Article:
I loved this article that's been making the rounds on my facebook feed:

Despite the misleading title, it mostly describes situations that are all-too-familiar to those of us women who find ourselves in male-dominated environments.

Some highlights:

Globally, childhood politeness lessons are gender asymmetrical. We socialize girls to take turns, listen more carefully, not curse and resist interrupting in ways we do not expect boys to. Put another way, we generally teach girls subservient habits and boys to exercise dominance.

As adults, women's speech is granted less authority and credibility. We aren't thought of as able critics or as funny. Men speak more, more often, and longer than women in mixed groups (classrooms, boardrooms, legislative bodies, expert media commentary and, for obvious reasons religious institutions.)

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And a nice shout-out to the original mansplaining article:

https://www.guernicamag.com/daily/rebecca-…

This part in particular made me think:

Male bosses are not frequently talked over or stopped by those working for them, especially if they are women; however, female bosses are routinely interrupted by their male subordinates.

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I've definitely witnessed this in my professional life, and it makes me nervous for my future. I'm starting out in my career, but I intend to be a leader of a team someday. I was thinking about the skills I need to work on when I realized that I've never really personally witnessed a female manager who I respected and thought was a really good leader.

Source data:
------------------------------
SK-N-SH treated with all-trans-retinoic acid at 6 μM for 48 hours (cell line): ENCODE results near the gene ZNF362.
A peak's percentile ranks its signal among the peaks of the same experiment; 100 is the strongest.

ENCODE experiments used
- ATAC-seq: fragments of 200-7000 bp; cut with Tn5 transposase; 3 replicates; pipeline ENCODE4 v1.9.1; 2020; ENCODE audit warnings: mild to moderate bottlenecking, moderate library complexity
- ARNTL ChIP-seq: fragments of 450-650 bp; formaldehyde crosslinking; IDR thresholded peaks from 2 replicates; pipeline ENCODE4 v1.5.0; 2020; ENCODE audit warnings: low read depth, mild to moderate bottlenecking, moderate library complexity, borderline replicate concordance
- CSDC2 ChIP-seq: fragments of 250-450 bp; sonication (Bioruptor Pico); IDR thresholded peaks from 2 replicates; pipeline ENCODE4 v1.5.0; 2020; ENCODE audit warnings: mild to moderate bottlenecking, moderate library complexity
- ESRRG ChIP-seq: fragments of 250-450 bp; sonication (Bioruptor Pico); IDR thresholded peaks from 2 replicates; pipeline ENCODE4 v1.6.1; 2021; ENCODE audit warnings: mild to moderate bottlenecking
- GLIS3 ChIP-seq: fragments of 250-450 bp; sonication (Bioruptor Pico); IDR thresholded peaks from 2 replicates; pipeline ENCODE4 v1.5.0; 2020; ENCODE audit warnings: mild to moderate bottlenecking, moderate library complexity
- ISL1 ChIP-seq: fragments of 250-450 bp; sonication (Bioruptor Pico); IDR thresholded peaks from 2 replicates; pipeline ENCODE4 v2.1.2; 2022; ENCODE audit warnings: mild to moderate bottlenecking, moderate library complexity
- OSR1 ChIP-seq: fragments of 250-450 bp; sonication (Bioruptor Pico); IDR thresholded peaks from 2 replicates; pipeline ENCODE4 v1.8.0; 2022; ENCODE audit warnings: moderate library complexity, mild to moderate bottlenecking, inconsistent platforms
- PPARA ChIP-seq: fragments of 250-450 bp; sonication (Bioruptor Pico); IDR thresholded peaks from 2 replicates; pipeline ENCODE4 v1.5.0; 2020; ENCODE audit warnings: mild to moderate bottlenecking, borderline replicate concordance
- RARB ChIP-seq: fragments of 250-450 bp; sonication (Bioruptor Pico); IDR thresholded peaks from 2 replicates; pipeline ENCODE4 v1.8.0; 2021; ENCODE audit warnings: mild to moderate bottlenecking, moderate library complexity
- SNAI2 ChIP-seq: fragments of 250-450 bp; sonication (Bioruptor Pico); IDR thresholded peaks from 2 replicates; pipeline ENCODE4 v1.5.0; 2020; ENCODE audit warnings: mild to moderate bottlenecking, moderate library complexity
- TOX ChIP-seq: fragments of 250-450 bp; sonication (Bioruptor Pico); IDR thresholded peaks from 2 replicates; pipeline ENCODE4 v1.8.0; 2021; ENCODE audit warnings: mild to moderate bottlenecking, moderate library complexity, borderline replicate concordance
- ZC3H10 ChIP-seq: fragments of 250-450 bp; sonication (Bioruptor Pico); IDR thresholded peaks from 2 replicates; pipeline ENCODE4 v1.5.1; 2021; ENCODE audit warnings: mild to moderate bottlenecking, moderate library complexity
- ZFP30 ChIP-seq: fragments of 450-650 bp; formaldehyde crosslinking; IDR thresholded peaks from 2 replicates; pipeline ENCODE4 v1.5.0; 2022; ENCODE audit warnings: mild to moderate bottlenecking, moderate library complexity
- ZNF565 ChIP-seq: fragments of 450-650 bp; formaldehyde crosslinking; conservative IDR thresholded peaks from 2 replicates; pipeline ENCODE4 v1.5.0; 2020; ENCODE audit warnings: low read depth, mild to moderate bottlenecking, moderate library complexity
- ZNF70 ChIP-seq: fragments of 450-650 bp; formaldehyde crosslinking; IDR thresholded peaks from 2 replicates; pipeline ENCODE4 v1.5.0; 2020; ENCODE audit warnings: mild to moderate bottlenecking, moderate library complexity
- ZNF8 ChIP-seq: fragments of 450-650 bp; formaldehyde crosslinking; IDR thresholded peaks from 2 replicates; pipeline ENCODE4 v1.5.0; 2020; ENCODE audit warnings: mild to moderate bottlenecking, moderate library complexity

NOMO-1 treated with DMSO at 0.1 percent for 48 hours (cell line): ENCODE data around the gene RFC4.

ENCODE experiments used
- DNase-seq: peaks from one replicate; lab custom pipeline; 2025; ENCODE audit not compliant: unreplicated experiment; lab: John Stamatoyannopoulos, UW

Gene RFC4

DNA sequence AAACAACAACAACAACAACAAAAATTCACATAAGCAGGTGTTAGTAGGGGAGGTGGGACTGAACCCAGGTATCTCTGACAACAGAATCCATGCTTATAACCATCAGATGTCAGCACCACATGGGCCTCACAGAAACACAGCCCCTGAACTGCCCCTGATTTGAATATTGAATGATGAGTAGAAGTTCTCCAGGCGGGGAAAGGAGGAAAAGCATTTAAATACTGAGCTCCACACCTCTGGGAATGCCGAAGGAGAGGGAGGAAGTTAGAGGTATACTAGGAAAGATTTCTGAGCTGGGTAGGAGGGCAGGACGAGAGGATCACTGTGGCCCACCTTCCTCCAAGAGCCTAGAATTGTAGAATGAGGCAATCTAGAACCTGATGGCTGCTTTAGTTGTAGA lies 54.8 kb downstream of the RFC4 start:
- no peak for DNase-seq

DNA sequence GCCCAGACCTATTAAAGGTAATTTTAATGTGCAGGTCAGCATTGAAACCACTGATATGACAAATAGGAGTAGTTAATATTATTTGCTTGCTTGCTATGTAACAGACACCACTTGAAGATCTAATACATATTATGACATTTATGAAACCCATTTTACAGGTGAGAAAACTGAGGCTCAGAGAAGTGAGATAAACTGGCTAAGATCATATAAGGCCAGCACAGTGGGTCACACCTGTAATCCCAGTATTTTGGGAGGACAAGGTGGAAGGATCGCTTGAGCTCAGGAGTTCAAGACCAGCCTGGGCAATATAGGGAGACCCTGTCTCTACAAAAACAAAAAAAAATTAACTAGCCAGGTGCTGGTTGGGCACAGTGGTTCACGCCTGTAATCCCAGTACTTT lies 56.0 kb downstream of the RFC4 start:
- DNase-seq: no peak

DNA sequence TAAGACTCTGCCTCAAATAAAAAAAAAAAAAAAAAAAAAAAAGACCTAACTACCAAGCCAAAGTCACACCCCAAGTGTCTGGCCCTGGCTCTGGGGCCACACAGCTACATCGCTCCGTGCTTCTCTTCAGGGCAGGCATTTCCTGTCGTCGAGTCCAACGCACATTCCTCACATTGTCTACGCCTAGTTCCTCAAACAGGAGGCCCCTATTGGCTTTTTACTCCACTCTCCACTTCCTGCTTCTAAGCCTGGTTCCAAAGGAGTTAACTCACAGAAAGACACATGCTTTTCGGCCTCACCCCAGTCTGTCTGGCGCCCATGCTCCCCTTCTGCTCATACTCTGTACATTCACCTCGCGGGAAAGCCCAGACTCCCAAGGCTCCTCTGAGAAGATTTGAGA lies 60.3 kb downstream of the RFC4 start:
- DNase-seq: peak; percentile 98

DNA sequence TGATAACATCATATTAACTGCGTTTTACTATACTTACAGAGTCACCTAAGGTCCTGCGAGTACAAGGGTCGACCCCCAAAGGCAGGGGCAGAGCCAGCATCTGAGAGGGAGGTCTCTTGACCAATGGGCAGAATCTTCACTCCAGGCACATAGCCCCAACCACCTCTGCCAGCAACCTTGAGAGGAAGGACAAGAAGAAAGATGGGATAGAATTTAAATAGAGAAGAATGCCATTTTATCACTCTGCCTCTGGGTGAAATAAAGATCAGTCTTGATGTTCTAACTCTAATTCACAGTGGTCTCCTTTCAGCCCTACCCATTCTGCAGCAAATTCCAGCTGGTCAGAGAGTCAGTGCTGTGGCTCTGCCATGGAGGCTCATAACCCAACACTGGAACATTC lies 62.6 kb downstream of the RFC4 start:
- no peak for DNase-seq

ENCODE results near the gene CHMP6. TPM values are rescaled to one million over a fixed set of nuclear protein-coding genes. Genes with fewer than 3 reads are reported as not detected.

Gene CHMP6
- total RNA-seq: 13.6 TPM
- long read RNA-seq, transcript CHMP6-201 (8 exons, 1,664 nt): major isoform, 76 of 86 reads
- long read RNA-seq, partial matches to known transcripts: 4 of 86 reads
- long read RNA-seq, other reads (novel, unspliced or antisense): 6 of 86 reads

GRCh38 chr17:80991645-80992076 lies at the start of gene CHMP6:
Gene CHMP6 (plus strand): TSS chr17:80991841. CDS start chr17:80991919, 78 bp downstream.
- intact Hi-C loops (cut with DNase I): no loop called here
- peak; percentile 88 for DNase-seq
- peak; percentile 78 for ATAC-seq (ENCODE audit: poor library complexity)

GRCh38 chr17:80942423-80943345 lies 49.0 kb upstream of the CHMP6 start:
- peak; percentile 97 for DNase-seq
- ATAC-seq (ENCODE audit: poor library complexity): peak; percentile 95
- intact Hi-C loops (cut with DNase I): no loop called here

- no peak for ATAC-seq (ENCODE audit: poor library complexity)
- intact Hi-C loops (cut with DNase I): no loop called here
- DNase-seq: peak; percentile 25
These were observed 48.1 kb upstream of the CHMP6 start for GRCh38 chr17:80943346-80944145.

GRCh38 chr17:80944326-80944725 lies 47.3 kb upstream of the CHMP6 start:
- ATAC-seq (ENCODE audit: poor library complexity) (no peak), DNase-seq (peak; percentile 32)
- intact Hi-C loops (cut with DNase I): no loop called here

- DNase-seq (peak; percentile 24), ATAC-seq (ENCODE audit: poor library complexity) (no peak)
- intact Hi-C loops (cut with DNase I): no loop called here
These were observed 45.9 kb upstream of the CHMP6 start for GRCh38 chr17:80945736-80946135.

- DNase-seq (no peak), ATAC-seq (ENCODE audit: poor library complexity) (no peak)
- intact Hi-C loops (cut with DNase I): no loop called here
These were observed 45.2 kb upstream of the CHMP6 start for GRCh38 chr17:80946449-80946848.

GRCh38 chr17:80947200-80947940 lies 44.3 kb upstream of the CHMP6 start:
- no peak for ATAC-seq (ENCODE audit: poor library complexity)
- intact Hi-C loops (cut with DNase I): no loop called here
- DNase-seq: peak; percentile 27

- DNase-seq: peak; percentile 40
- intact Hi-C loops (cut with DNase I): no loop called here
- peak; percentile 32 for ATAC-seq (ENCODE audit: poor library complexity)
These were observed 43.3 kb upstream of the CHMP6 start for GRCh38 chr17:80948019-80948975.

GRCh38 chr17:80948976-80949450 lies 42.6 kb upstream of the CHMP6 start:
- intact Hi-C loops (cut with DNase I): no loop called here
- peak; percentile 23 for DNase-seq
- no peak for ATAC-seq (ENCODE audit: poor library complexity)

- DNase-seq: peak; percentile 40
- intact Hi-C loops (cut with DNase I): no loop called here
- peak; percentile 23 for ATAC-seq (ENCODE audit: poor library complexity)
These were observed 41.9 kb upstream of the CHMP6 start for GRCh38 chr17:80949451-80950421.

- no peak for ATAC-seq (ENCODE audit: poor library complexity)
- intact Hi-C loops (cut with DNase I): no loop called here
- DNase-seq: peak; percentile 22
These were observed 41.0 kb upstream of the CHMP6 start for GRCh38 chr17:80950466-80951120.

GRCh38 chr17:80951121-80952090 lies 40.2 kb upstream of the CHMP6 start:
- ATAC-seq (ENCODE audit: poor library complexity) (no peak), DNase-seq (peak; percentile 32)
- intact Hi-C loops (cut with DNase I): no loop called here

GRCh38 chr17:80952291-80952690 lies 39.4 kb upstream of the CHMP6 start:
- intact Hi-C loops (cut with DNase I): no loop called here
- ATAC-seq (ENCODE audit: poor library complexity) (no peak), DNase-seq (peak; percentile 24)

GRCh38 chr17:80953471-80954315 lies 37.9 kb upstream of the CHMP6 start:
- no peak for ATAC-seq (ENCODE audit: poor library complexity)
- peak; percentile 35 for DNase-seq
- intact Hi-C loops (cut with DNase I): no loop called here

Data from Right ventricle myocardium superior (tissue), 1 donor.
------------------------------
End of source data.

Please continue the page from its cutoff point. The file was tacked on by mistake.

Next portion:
Even out of all the male leaders I've worked with, I would say a very small percentage of them were truly effective leaders. I work in computers and the gender ratio is pretty terrible to begin with, so taking into account the low percentage of effective leaders, I'm not surprised that I haven't met any that happened to be female.

To fix this, I've started seeking out women in tech networking events. I've also started to talk about these issues with authoritative women I respect in other fields (teaching, law, medicine, etc). Finding female role models is like finding good female-focused literature or movies — you have to purposely seek it out. Since the majority of options out there are male, it's easy to unintentionally end up with an all-male experience.

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I wanted to ask groupthink what they do in these situations since I know we have plenty of high powered women in diverse fields. Are you a manager or lead? Do you experience the things spoken about in the article? And if so, how do you deal with it? Do you think it seriously impacts your ability to lead effectively and get taken seriously?